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Discussion Starter #1 (Edited)
I have been working with DIY audio for years. I believe my understanding is somewhere in between intermediate to advance in terms of theory. I built my own home theater system and the goal was to stay moderately cheap. I used Dayton reference series for all my drivers. I'm happy with the overall turnout of the project except for a portion of the response which I'll get in to below. My main consideration when designing the system was the RMS power output of my Denon AVR-X4200. I chose the drivers I did because in my 3-way(left and right) and the 2-way(center) need approximately what the Denon puts out. The other factor was cosmetics and materials, I wanted dark gray or black and tend to lean towards the sounds speakers produce when made of paper, Kevlar or carbon fiber. I don't like polyurethane or metals. With tweeters, I like textile only. I designed the crossovers using HT audio's X-over 3 pro. This software takes the drivers TS parameters in to consideration in the design. Attached shows the "theoretical" amplitude response I was supposed to get as well as the phase response. Also in the image is the actual response I got using my calibrated mic and REW.

I attached a picture of the system, a pic of the crossovers themselves, the manuals to the drivers used, and all the graphs from REW and Xoverpro.

Yes, i know i used non-polar electrolytic caps but they were a quarter of the price. Maybe once i fix this issue ill swap them out to see what all the fuss is about. I tried to stick to air core inductors, but for the 6mH an air core was like $35 vs the iron core which was about $18. Honestly the single most expensive component in this build was the assembled crossovers, even with the cheaper components.

The sub i built a few months ago using a different batch of LEDs, i have swapped them out since the attached pic so now they are an exact match.

Now if you look at the graphs, according to X-over pro i should of gotten a theoretical flat overall response but the measurement from REW says different. If you look, from about 1K to 6K there is a dip which is where the crossover between the mid and the tweeter are in both the center and the L&R which utilize different crossover types. Its not a problem with phase, I thought it might be because the sensitivity was lower with the mid but the crossover contains L-pads to accommodate this, plus this issue doesn't exist with the crossover point between the woofer and the mid in the L&R speakers. Im a loss on how to resolve this....Any Thoughts/other software to try?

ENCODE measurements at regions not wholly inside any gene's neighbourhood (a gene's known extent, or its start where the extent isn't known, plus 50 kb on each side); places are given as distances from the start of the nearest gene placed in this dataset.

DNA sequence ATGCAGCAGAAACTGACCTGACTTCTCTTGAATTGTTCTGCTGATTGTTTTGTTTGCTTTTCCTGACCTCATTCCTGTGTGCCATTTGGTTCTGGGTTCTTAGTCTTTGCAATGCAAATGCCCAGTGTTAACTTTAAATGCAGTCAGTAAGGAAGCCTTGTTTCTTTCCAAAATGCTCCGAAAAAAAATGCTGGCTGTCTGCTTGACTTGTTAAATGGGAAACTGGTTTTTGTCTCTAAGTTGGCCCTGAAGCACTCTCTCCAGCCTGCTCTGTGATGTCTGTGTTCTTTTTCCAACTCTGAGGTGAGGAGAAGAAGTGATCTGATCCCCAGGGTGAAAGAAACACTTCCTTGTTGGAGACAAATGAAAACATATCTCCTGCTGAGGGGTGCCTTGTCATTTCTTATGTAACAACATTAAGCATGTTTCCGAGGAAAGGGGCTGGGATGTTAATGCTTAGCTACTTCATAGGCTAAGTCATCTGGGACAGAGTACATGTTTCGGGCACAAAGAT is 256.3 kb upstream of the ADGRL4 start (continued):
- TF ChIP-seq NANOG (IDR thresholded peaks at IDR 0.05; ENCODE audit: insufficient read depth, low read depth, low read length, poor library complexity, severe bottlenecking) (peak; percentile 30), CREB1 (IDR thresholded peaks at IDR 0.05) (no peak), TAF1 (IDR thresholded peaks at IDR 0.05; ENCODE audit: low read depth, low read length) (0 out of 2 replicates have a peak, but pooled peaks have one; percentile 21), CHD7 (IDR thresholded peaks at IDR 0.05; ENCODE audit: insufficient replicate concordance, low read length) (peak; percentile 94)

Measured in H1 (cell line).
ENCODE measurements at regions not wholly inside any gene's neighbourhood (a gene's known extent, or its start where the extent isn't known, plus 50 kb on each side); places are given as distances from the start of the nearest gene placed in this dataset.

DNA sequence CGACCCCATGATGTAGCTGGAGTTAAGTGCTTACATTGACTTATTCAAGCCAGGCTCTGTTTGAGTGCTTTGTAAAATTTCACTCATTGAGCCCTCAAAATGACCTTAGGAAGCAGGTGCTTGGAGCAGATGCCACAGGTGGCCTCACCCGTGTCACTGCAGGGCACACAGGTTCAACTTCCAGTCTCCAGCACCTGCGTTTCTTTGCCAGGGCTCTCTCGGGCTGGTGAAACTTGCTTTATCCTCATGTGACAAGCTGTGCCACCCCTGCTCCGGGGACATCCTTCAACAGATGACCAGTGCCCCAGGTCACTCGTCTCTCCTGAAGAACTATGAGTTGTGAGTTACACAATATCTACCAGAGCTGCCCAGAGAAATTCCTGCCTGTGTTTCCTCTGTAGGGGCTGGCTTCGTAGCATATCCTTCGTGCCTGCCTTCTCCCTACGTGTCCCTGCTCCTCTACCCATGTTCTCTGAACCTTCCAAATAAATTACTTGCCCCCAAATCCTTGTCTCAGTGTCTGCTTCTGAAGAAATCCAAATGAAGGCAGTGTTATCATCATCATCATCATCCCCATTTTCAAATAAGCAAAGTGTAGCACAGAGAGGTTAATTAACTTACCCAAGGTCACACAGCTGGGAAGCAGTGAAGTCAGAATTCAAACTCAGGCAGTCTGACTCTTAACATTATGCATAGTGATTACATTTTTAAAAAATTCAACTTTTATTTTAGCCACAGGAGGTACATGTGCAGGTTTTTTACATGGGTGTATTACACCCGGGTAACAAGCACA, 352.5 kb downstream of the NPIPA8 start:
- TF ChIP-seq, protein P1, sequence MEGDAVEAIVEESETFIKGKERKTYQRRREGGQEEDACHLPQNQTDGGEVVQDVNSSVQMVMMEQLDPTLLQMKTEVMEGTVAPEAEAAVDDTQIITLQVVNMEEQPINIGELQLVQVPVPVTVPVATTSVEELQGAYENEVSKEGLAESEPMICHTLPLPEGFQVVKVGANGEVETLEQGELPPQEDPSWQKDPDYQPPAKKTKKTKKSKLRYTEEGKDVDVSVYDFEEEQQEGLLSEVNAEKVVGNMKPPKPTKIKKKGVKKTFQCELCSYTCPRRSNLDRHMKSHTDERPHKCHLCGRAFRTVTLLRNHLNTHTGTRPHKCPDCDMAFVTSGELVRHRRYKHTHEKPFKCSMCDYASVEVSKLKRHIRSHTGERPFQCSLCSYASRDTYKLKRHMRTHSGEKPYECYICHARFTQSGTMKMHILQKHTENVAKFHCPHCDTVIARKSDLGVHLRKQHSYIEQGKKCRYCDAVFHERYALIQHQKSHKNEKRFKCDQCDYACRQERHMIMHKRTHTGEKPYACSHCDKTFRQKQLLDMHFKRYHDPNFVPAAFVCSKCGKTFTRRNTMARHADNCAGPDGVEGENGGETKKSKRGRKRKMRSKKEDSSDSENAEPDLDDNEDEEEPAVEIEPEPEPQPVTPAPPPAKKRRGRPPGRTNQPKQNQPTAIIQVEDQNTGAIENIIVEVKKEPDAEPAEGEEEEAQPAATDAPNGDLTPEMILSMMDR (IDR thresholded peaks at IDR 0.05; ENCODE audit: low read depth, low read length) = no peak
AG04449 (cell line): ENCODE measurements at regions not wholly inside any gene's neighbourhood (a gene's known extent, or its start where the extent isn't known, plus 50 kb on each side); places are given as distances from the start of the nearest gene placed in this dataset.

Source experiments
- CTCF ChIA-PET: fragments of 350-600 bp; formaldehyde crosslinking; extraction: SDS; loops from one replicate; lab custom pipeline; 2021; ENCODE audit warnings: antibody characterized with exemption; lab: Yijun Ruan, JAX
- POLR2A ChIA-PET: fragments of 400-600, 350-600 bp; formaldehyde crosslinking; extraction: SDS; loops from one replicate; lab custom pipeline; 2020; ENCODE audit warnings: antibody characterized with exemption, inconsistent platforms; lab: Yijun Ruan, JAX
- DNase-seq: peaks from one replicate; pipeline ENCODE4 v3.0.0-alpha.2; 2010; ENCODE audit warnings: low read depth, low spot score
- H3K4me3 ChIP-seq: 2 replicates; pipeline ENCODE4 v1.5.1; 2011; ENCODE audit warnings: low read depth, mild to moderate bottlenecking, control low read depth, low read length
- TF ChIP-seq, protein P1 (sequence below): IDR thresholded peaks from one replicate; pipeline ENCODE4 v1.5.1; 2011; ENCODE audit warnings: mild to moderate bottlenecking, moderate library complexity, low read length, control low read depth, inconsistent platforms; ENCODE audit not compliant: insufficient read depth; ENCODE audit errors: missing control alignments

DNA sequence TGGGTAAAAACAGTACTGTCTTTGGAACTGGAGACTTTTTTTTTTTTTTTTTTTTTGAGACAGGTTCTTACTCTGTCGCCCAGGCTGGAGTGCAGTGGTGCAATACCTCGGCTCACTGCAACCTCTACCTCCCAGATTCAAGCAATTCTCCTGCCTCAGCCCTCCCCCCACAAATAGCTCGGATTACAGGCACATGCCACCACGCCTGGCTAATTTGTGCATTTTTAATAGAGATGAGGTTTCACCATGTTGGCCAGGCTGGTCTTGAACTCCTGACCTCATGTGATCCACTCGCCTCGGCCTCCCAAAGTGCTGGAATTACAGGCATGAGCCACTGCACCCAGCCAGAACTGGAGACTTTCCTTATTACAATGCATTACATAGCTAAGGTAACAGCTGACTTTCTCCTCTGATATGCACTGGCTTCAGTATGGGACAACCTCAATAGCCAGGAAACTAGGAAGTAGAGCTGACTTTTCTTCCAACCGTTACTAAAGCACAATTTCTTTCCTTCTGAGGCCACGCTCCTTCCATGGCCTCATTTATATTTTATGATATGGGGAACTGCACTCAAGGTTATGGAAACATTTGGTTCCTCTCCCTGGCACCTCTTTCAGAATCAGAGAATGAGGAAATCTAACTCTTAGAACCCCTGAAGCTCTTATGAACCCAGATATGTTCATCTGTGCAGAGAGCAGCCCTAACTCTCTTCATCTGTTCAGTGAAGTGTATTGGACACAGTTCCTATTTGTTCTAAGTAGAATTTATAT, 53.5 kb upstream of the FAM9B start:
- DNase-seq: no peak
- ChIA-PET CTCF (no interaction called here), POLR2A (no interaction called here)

Also the roll off of the tweeters after 10K is because of the tweeters themselves. I don't really hear anything above 16-17k so its not a big deal to me. Not to mention i usually turn them down (treble) anyways. I may eventually swap them out with better performing tweeters.

I know i can fix this with the Denon's Audysssy features but i want them to have a decently flat response with without processing.
 

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Discussion Starter #2
Figured it out, it has to do with where the mid and the tweeter cuts off. I overlapped them by 5-6K which is about the bandwidth of the dip. I'm surprised the software doesn't warn me or predict the results.... Back to the drawing board.
 
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